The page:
Ergonomics Rules at Heart of Dispute over Spending Bills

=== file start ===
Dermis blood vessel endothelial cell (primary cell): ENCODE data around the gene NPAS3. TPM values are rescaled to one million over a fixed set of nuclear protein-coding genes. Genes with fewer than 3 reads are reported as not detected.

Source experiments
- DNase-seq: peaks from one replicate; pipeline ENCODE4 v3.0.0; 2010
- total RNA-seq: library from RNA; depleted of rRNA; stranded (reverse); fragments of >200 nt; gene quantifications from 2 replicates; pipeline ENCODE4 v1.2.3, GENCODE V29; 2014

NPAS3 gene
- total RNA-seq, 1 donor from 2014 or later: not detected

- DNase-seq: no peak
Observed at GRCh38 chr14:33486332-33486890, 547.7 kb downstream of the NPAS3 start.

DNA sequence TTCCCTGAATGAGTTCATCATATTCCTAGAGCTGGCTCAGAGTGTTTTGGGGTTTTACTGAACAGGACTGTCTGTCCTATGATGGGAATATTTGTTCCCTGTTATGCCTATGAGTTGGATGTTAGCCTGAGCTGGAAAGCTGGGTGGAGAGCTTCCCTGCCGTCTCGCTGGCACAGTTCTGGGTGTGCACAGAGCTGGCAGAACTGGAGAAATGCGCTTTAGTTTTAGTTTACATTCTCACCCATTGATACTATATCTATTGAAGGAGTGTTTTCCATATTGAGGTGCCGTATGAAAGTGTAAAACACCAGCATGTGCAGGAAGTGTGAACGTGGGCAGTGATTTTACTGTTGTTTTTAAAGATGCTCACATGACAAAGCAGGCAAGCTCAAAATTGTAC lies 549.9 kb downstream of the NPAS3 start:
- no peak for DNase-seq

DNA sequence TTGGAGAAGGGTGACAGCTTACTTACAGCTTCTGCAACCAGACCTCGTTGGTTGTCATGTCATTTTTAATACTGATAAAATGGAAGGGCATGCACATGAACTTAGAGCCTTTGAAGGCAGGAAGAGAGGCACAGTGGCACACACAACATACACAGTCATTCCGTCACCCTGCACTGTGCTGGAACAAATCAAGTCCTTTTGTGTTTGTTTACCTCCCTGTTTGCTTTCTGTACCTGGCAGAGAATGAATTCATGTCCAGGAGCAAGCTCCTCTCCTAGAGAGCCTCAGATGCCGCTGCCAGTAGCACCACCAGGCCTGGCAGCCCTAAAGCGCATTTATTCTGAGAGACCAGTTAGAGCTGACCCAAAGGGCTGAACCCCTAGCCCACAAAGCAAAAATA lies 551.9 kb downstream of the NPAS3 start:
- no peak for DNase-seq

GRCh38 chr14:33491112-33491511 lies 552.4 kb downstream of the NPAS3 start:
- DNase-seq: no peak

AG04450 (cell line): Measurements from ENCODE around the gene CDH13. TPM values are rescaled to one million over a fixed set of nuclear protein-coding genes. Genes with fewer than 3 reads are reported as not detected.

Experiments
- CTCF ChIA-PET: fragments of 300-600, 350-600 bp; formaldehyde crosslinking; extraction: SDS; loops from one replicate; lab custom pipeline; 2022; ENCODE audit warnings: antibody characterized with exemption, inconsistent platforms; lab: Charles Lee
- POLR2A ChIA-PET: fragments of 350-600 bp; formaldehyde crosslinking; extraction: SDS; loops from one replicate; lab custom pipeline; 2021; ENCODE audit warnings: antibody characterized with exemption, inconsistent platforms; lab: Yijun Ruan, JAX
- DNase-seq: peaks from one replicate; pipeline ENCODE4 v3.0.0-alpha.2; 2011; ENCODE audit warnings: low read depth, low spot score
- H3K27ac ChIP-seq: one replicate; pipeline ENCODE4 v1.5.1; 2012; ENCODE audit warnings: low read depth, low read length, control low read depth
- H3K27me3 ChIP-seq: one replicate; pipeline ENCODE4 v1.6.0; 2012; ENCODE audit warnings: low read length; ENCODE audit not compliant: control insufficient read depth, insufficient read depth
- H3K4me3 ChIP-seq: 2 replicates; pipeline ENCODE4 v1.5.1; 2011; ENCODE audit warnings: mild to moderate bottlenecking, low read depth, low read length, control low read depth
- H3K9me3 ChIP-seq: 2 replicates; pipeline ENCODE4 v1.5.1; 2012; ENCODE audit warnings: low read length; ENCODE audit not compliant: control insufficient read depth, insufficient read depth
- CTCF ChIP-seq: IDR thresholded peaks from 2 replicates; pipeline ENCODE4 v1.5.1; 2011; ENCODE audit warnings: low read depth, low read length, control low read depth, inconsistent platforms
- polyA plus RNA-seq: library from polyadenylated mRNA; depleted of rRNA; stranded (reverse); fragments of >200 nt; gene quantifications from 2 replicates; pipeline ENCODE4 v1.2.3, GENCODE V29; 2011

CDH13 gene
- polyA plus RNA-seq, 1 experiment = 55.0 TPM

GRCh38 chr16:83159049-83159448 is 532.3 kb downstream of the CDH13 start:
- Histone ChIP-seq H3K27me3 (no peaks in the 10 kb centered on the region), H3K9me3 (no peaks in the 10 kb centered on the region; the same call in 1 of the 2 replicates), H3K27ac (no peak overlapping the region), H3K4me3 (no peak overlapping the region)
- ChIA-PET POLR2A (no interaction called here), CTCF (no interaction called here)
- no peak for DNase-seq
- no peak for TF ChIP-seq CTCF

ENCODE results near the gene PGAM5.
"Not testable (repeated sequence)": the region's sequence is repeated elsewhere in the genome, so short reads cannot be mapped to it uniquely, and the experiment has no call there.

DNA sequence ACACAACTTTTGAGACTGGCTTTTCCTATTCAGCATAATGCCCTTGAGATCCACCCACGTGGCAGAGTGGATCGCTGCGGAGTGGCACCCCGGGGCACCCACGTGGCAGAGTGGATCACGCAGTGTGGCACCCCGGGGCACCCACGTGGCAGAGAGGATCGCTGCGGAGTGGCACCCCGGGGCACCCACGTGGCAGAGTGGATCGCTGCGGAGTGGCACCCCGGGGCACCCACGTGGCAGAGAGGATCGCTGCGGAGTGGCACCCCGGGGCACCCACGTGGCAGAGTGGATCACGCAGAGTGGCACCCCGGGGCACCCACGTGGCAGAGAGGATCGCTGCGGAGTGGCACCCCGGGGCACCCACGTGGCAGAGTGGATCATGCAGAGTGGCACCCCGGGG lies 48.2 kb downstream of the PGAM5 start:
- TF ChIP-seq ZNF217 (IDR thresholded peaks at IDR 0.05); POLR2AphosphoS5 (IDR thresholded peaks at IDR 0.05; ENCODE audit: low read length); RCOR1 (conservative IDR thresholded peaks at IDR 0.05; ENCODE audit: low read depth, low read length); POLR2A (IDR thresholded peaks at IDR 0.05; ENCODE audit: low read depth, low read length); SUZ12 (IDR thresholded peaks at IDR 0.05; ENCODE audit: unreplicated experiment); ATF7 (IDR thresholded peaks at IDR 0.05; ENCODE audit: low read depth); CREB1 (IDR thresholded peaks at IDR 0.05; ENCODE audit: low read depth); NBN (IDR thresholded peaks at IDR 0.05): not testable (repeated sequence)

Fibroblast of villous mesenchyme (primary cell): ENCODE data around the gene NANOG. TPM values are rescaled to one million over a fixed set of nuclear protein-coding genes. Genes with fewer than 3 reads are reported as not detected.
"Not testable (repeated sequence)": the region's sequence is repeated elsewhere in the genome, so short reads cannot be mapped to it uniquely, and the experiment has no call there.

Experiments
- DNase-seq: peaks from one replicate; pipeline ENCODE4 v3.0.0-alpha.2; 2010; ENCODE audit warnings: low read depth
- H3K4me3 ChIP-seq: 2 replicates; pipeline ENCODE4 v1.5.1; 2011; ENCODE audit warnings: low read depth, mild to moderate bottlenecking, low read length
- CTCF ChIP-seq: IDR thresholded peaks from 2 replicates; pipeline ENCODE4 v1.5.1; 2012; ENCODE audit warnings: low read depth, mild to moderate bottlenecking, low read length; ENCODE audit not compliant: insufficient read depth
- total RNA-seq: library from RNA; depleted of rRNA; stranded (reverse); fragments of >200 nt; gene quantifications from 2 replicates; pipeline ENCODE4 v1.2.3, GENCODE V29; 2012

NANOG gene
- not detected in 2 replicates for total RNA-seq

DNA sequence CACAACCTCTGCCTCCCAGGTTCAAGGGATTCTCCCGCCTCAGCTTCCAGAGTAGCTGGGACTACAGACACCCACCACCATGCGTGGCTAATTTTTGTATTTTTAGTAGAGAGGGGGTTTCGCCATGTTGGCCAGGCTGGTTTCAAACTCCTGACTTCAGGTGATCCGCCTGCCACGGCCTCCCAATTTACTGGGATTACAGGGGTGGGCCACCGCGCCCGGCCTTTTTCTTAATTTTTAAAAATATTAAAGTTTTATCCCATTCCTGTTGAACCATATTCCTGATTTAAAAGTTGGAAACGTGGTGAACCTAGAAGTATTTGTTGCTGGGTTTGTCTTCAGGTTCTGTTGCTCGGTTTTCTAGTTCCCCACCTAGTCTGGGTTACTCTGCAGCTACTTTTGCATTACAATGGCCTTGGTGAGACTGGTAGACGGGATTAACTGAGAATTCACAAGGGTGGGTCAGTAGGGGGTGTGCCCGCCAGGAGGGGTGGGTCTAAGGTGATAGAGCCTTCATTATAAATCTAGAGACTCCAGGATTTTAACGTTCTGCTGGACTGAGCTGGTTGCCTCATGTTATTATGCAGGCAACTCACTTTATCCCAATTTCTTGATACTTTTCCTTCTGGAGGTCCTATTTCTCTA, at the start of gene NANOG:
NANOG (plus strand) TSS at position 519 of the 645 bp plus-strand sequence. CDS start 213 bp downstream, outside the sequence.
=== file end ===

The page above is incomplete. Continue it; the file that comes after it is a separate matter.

President Clinton on Oct. 30 vetoed an $18.1 billion bill funding the operations of the Treasury Department, White House and Congress -- a move that seems "to come in retaliation" for the collapse of a compromise on the Labor, Education and HHS appropriations bill over a provision on workplace ergonomics rules, the New York Times reports. White House officials and bipartisan negotiators from the House and Senate Appropriation Committees had "hammered out" a final compromise on the Labor-HHS-Education bill late Sunday night, but that "tentative agreement fell apart less than 12 hours after it was reached, as Republican leaders balked" at the ergonomics provision, intended to protect workers from "injuries associated with repetitive motion activities" (Holmes, New York Times, 10/31). The Labor Department is "poised to promulgate" the new standards -- originally released last November -- next month, and the compromise reached Sunday night would have allowed the process to proceed but prevented enforcement of the rules until June 2001, when the next president is in office. Though Republicans "feel confident" that if they win the White House they will be able to make changes in the standards, the business community "wants to deny labor the added leverage unions would have if the rules are first put in place and published in the Federal Register" before Clinton departs. As a result, "top representatives" of business groups such as the U.S. Chamber of Commerce and the American Trucking Association yesterday "flooded Capitol Hill with calls" protesting the compromise. "The opinion of the business community was unanimous: This so-called compromise was not a compromise," Randy Johnson, Chamber lead lobbyist on labor issues, said. The Wall Street Journal notes that with the election just a week away, the Chamber's word is "powerful," as the group is running a television advertising campaign in support of Republican candidates that could ultimately total nearly $20 million. Clinton's veto of the Treasury and legislative branch bill, which contains a $3,800 annual pay raise for lawmakers, increases the likelihood that Congress will have to return for a "lame-duck" session after the election, the Wall Street Journal reports (Rogers, Wall Street Journal, 10/31). Because Clinton had previously agreed to sign the bill, the veto also is "bound to further poison the atmosphere between the White House and Congress" (New York Times, 10/31). That may leave a $240 billion, 10-year tax cut bill, which includes a provision that would restore about $30 billion in Medicare funds to providers and HMOs, "caught in the middle" (Wall Street Journal, 10/31). While Republican congressional leaders and Clinton have held "no talks" on the tax bill, the GOP has vowed to "negotiate but not capitulate" to the president in the year-end "tax battle," AP/Investor's Business Daily reports. "He's basically saying, 'Give me what I want, or I'm going to keep you here.' And we're prepared to say, 'Fine, we'll stay,'" Senate Majority Leader Trent Lott (R-Miss.) said. "If he's going to veto it, he's going to veto it," Sen. Larry Craig (R-Idaho) added. Clinton has called the Medicare "giveback" provision "unacceptable" because it provides "too much" for HMOs at the expense of health providers and has promised to reject the legislation (AP/Investor's Business Daily, 10/31). Despite the president's veto warnings, the GOP "still hopes to salvage" the tax legislation. Although Republicans refuse to open the entire bill for negotiation, House Speaker Dennis Hastert (R-Ill.) has agreed to "modest 'fixes'" that could be attached to the education and labor budget (Wall Street Journal, 10/31).This is part of the KHN Morning Briefing, a summary of health policy coverage from major news organizations. Sign up for an email subscription.